On 7 May, the day of the general election, Lewis Campbell will be just 19 years and 1 day old. That’ll make him one of the UK’s youngest prospective parliamentary candidates (PPC). Ever.
Campbell is the Green Party’s PPC for Dunfermline and West Fife in Scotland, and took time out from his busy schedule so we could pick his brains. He explains how he first got into politics (aged nine!), and why there needs to be more role models in politics - full stop.
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How did you get into politics?
My Dad once stood as a Lib Dem candidate. In fact, I remember canvassing for him on my ninth birthday, the same day as the 2005 election. Perhaps living with an endangered species is what triggered my environmental conscience!
Since then, we've had the referendum in Scotland in which people from all walks of life, including people as young as myself (and even younger!), became engaged and informed. I think it's important that we keep that engagement as much as we possibly can.
Why did you decide to run?
In Scotland, we experienced a Green surge after the referendum. Our membership is now close to 9000! At this time, we were thinking about candidates for the general election and so I emailed the Fife branch secretary and said I would like to find out more about it. Alas, my email seems to have been lost amongst a sea of other emails and I never heard back. Then, the Fife branch had it's selection meeting, I remember it well because I'd just finished my uni exams for the semester that day, so I was in an optimistic mood. It was here that I put my name forward to become a candidate, and the members that were present voted for me.
Do you think there needs to be more political role models for young people?
There needs to be more role models in politics full stop! So many politicians are seen to be untrustworthy, out of touch and self-serving. Voter apathy, which is rife amongst young people poses a real threat to democracy. This apathy is why young people are treated unfairly by successive governments - politicians can get away with whatever they like! It is therefore clear to me that we need role models in politics - people who understand us and actually care - if we are serious about encouraging people to vote.
Do you think young people feel excluded from politics?
In Scotland, young people seem much more engaged in politics than elsewhere in the UK because they became engaged during the referendum. I think politicians are deliberately trying to make people feel excluded from politics. In Scotland, we are in the absurd position where some young people who were able to vote in the referendum, cannot vote in the general election. One of the ways people are being turned off is because of the negativity coming from the main parties. The Tory campaign strategist, Lynton Crosby, was actually previously involved in Australian politics, which due to compulsory voting, means that negative campaigning doesn't turn people off.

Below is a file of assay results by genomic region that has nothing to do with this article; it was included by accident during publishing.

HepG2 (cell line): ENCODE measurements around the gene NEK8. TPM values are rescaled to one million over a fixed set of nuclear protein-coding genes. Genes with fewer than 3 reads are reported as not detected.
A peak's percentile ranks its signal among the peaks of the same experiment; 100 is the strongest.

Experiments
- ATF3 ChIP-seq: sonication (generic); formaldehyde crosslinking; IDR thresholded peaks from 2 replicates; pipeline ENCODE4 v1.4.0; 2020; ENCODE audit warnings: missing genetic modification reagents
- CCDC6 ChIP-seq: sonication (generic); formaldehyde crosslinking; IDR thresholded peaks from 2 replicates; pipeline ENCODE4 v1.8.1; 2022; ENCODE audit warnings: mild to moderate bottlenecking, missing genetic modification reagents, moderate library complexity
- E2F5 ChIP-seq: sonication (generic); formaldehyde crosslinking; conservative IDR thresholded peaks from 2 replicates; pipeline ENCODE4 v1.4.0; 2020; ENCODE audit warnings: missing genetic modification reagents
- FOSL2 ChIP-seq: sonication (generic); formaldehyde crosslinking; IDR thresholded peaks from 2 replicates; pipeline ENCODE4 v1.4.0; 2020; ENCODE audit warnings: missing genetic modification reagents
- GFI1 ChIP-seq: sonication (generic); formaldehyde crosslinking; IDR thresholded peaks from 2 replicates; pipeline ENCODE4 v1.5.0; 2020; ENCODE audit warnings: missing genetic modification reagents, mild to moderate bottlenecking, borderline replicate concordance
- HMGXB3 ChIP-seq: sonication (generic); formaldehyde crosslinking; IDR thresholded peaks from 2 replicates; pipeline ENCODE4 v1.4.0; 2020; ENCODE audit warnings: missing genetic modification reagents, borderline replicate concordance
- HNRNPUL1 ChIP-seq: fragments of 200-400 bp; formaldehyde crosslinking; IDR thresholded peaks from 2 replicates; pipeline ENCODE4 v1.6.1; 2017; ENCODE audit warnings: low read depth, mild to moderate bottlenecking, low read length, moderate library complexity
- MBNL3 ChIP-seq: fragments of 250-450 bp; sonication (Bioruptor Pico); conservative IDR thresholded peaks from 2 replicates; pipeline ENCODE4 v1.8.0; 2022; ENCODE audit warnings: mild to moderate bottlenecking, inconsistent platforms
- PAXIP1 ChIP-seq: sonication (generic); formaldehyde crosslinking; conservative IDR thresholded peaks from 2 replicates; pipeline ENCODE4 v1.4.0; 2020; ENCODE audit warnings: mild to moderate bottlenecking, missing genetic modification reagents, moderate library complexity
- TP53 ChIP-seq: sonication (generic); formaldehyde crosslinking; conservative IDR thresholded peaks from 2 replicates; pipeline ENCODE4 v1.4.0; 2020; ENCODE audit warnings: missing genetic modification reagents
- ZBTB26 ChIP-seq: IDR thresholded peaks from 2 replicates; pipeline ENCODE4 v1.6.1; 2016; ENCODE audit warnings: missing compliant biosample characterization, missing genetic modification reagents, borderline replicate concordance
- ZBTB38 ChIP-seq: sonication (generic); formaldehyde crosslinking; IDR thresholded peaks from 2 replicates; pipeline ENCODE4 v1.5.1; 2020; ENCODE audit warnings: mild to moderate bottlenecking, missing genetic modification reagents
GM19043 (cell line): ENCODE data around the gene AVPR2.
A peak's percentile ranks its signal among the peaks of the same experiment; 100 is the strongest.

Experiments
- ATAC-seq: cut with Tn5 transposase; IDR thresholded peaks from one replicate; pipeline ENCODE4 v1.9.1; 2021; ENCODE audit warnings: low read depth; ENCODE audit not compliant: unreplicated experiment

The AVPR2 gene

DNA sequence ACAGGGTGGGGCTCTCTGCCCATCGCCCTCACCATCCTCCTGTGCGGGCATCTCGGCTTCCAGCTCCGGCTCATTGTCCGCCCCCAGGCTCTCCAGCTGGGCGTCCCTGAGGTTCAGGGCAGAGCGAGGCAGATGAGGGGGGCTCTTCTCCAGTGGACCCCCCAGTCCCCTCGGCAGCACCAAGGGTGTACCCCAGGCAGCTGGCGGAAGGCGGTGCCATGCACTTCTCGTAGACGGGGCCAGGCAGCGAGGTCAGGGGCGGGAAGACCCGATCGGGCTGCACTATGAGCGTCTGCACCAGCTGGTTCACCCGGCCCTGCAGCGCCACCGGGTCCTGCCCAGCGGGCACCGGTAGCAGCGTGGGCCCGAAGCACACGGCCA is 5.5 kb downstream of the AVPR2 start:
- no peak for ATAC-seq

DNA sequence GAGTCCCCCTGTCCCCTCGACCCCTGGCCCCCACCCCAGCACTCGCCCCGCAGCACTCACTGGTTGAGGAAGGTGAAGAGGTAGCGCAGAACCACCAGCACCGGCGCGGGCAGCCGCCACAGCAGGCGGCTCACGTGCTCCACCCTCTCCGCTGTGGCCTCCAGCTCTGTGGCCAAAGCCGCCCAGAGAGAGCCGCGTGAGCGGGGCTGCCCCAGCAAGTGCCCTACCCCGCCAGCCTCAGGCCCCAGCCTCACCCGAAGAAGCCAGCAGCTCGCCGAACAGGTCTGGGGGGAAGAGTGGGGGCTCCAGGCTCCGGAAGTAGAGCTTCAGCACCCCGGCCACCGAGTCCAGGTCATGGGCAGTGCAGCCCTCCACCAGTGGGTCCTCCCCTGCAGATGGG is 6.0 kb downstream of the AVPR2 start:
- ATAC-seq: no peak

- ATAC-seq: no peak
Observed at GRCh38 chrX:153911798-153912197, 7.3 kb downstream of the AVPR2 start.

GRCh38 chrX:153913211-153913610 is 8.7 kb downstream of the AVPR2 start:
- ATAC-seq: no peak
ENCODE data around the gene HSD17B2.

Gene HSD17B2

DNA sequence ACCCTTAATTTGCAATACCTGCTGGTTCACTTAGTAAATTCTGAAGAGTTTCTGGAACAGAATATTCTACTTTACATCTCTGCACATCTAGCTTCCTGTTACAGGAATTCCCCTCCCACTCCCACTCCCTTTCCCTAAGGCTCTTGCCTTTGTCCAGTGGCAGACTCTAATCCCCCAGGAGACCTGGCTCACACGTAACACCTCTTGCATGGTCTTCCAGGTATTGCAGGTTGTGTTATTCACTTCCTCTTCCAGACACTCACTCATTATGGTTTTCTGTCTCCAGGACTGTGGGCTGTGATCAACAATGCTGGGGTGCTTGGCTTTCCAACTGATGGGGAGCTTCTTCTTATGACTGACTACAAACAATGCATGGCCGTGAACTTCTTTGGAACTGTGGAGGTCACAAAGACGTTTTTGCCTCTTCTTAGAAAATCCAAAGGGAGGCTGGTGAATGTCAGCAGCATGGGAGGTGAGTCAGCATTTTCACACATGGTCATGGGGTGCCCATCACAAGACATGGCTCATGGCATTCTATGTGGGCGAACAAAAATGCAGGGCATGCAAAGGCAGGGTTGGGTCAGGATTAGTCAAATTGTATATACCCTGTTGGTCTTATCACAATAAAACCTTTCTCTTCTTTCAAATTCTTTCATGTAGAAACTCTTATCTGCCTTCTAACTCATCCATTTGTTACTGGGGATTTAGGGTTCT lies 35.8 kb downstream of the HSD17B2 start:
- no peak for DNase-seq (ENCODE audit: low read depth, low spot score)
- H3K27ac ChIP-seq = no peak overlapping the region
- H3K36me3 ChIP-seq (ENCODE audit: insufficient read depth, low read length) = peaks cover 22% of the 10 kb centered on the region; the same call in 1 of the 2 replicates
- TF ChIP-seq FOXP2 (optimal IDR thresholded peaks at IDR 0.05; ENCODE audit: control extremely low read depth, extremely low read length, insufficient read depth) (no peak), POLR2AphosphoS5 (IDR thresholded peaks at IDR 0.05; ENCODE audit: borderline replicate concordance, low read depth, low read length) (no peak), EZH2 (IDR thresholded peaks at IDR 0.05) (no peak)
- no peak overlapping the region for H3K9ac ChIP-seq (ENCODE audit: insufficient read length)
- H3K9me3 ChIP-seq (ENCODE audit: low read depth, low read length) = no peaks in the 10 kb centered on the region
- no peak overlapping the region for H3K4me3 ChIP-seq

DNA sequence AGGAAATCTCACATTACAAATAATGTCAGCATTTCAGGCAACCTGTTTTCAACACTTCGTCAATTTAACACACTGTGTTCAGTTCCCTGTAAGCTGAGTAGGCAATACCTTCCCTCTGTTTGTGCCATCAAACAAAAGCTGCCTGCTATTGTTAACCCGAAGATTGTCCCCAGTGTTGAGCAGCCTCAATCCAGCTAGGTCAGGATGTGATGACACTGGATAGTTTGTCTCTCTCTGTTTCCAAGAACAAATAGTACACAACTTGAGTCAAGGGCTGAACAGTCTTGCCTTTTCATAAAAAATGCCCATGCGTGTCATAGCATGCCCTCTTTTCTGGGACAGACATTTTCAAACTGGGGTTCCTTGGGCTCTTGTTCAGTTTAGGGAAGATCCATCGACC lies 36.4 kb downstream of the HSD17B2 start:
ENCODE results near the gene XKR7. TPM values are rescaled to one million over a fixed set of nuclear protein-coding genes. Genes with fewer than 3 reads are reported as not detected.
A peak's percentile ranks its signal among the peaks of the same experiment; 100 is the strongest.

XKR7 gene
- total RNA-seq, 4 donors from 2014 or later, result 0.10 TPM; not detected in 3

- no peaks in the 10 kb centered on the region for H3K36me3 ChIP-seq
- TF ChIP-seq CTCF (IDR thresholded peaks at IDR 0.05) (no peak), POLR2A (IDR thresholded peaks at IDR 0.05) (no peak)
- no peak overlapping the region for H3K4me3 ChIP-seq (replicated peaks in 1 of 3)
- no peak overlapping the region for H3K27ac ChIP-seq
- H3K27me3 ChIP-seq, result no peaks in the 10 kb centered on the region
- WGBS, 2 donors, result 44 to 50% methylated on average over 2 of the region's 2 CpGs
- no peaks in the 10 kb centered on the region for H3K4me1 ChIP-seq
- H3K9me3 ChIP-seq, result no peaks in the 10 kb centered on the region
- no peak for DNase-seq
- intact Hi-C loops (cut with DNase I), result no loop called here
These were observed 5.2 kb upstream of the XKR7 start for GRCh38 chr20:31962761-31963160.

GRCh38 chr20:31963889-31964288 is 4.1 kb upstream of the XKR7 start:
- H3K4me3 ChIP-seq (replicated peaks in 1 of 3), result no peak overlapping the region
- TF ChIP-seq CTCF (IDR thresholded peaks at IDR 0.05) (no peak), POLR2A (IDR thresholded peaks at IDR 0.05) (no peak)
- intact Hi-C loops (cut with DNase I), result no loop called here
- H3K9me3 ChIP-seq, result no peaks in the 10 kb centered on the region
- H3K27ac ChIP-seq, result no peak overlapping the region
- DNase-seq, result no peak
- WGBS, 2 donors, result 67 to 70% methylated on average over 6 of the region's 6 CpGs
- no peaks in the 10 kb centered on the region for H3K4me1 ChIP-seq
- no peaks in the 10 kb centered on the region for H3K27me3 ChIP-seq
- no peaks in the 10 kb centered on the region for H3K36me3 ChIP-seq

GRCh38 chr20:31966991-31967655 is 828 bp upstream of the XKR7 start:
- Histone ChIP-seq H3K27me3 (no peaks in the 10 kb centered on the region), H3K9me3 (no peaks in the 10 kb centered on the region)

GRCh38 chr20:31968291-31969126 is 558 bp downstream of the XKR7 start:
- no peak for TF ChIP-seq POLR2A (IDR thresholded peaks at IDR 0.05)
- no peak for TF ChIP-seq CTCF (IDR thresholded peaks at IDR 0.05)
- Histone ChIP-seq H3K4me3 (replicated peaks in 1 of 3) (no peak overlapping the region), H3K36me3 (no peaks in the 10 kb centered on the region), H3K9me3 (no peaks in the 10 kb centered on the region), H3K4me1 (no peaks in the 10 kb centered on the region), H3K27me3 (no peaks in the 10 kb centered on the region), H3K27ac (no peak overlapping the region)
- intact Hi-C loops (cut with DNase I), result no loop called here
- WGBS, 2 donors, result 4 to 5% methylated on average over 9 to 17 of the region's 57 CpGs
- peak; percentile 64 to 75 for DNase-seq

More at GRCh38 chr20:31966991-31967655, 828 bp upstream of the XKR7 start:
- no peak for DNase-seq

Another reason people are turned off from politics is because they feel that politicians do not represent them. This is true. Overwhelmingly, MPs are white, middle/upper class, heterosexual males. This is not representative of the population and so there is a disconnect in some demographics. Young people are particularly turned off because neither of the two main parties seem to care about young people. I think the reason for this is that young people don't vote in the same numbers as older generations.
Should schools teach young people about politics/voting?
Schools absolutely should teach people about politics and voting. This would stop the confusion that some politicians seem to enjoy creating as people would be able to tell what half-truths and omissions are occurring. The confusion that surrounds politics is and the muddying of the water that politicians take part in is only helping to blacken public discourse. Politicians should be telling the truth and being clear about things. In Scotland, Labour are telling us "vote SNP get Tories". The fact that they are getting away with such a blatant lie clearly shows that people do need to be educated about politics.
What do you think of the current portrayal of young voters?
The accusations that voters are apathetic as a result of laziness is nonsense. Not only are young people not typically lazy as I know from being a young person, but they are not apathetic either. While it is true that young people are less likely to vote, they still care about political issues! We clearly saw that young people are prepared to get engaged in large numbers when it matters during the Scottish referendum campaign.
Do you think politicians need to do more to engage young people?
Politicians do need to engage young people - but young people also need to select politicians who are going to do that. We need to vote for politicians who are clear about things, politicians who have policies which are good for ourselves, but also for everyone else. After all, nobody exists as a solitary entity, we are part of communities and we should take that into account.